|Office of the Attorney General - State of Texas
September 20, 1999
Ms. Jeri Yenne
Dear Ms. Yenne:
You ask whether certain information is subject to required public disclosure under the Texas Public Information Act, chapter 552 of the Government Code. Your request was assigned ID# 127494.
The Brazoria County Sheriff's Department (the "department") received a request for "[c]opies of any and all documentation contained in Officer Michael Cordero's personnel file." You contend that several of the requested documents are excepted from disclosure under sections 552.101, 552.102, 552.107, and 552.108 of the Government Code. We assume that you have provided the requestor with copies of the remaining documents from Officer Cordero's personnel file.
We note that the requestor faxed his request to the Brazoria County Treasurer (the "treasurer"). The treasurer then forwarded the request to the department on June 14, 1999. We did not receive your request for a decision until June 29, 1999,(1) more than ten business days after the department received the request from the treasurer. Ordinarily, the failure to request an attorney general decision within ten business days would result in the presumption that the requested information is open to the public. Gov't Code § 552.302. In this case, however, the department's receipt of the request from the treasurer did not trigger the ten business day deadline. See Gov't Code § 552.201(b) (each elected county officer is the officer for public information of the information created or received by that county officer's office), .301(a) (a written request, which triggers the ten business day deadline, includes a request made in writing that is sent to the officer for public information, or the officer's designee, by facsimile transmission); Open Records Letter No. 98-0999 (1999) (the Dallas County Sheriff's Office was not obligated to answer a request directed to the Dallas County Treasurer and forwarded to the Dallas County Sheriff's Office). Therefore, the timing of your request for a decision is not an issue.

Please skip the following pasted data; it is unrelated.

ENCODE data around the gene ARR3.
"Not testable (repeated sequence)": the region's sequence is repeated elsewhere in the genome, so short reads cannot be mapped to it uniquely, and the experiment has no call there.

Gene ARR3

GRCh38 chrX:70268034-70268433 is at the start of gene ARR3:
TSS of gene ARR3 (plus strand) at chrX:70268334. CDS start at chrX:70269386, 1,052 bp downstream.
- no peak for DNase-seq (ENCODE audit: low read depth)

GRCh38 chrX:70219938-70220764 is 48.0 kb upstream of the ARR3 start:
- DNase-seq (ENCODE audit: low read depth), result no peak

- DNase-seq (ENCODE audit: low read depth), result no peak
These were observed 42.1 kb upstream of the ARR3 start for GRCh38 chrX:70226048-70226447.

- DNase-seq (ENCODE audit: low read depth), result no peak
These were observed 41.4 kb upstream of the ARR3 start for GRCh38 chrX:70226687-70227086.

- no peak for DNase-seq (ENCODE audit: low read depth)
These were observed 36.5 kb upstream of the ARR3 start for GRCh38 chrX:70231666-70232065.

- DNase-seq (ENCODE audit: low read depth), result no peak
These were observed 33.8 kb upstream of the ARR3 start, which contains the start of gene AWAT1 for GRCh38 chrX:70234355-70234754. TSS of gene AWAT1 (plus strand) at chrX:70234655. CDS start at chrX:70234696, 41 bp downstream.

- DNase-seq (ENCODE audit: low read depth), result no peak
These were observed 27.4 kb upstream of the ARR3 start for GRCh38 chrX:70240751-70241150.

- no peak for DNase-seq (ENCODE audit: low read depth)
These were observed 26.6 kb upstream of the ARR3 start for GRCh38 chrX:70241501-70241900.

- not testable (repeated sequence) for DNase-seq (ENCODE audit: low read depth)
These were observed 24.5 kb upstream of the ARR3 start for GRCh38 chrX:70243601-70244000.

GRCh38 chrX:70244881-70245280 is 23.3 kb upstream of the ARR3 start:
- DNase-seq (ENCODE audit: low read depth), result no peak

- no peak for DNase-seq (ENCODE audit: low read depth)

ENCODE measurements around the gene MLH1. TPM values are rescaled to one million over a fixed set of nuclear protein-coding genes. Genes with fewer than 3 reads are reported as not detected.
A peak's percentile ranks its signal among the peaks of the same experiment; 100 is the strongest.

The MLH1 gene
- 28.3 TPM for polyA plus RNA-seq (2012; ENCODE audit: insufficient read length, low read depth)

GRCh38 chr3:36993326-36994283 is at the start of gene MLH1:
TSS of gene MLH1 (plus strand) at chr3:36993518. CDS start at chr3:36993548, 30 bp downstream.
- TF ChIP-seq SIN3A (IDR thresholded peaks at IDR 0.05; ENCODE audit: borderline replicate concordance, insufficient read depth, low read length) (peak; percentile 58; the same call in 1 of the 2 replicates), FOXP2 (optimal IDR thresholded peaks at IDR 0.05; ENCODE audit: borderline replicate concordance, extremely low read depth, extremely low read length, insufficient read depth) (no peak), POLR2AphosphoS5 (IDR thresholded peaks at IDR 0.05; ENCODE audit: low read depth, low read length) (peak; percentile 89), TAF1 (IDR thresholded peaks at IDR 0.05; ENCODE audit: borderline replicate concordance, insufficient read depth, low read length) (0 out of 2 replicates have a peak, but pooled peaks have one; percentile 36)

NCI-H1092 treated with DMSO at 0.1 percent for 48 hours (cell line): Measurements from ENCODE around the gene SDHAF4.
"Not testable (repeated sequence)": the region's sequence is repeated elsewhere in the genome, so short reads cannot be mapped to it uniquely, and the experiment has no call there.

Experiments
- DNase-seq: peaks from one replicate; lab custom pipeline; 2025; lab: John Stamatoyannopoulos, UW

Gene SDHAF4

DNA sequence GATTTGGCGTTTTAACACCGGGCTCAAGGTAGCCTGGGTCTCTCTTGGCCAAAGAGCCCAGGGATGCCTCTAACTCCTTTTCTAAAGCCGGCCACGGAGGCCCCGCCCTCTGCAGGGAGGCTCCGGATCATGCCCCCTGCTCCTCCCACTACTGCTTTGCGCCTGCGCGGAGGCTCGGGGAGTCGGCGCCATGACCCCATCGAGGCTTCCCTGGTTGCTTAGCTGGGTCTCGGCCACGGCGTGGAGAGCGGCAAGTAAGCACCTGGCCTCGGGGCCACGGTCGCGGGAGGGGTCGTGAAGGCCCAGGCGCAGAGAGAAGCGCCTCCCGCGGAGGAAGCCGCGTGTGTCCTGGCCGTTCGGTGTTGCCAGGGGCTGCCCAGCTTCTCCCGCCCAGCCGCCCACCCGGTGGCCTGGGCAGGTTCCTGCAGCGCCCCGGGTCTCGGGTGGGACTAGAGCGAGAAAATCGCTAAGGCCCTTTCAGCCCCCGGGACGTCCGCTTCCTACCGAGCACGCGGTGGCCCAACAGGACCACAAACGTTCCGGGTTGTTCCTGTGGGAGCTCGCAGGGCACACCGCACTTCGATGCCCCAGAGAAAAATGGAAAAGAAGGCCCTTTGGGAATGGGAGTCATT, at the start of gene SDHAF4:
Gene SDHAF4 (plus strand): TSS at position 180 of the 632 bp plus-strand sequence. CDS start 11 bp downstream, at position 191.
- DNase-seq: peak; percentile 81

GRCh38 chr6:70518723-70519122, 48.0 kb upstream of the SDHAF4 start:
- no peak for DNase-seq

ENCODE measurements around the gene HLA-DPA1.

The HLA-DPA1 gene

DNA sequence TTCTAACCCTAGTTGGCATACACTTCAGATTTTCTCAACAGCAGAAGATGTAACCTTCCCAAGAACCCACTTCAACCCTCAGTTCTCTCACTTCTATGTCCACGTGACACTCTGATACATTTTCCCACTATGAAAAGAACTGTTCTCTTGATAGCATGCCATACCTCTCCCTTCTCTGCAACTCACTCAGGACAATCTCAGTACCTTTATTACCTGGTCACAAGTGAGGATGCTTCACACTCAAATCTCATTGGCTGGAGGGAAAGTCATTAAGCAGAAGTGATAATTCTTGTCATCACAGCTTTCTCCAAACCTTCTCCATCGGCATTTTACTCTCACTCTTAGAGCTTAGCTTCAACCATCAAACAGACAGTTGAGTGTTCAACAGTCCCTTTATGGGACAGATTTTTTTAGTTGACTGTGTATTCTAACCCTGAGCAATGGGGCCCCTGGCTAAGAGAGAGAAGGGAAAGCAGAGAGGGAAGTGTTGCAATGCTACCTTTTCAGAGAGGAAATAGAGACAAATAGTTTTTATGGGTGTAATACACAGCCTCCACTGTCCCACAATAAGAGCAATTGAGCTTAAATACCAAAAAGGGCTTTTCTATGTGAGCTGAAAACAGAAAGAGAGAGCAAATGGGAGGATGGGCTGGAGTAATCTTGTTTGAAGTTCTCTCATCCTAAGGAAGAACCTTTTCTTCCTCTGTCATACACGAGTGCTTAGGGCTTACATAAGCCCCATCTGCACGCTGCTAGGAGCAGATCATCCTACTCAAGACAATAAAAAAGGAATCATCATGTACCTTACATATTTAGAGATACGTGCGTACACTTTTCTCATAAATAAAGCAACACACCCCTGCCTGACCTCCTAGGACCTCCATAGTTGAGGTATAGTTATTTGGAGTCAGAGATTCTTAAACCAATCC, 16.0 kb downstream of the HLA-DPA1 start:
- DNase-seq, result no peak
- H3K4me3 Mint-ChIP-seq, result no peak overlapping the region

First, you contend that the several of the submitted documents are confidential by statute. Section 552.101 excepts from disclosure "information considered to be confidential by law, either constitutional, statutory, or by judicial decision." Section 19A(b) of article 4413(29cc) of Vernon's Texas Civil Statutes which as follows:
Except as provided by Subsection (d) of this section, a person for whom a polygraph examination is conducted or an employee of the person may not disclose to another person information acquired from the examination.
Both polygraph reports and references to polygraph results are confidential under section 19A(b), and the department must withhold such information from disclosure pursuant to section 552.101. We have marked the protected information accordingly.
Next, you contend that portions of the submitted documents are protected by a right to privacy. As stated previously, section 552.101 excepts from disclosure information considered to be confidential by law. Section 552.102 excepts from disclosure "information in a personnel file, the disclosure of which would constitute a clearly unwarranted invasion of personal privacy." Section 552.102 protects information in personnel files only if it meets the test articulated under section 552.101 for common-law invasion of privacy. Hubert v. Harte-Hanks Tex. Newspapers, 652 S.W.2d 546 (Tex. App.--Austin 1983, writ ref'd n.r.e.).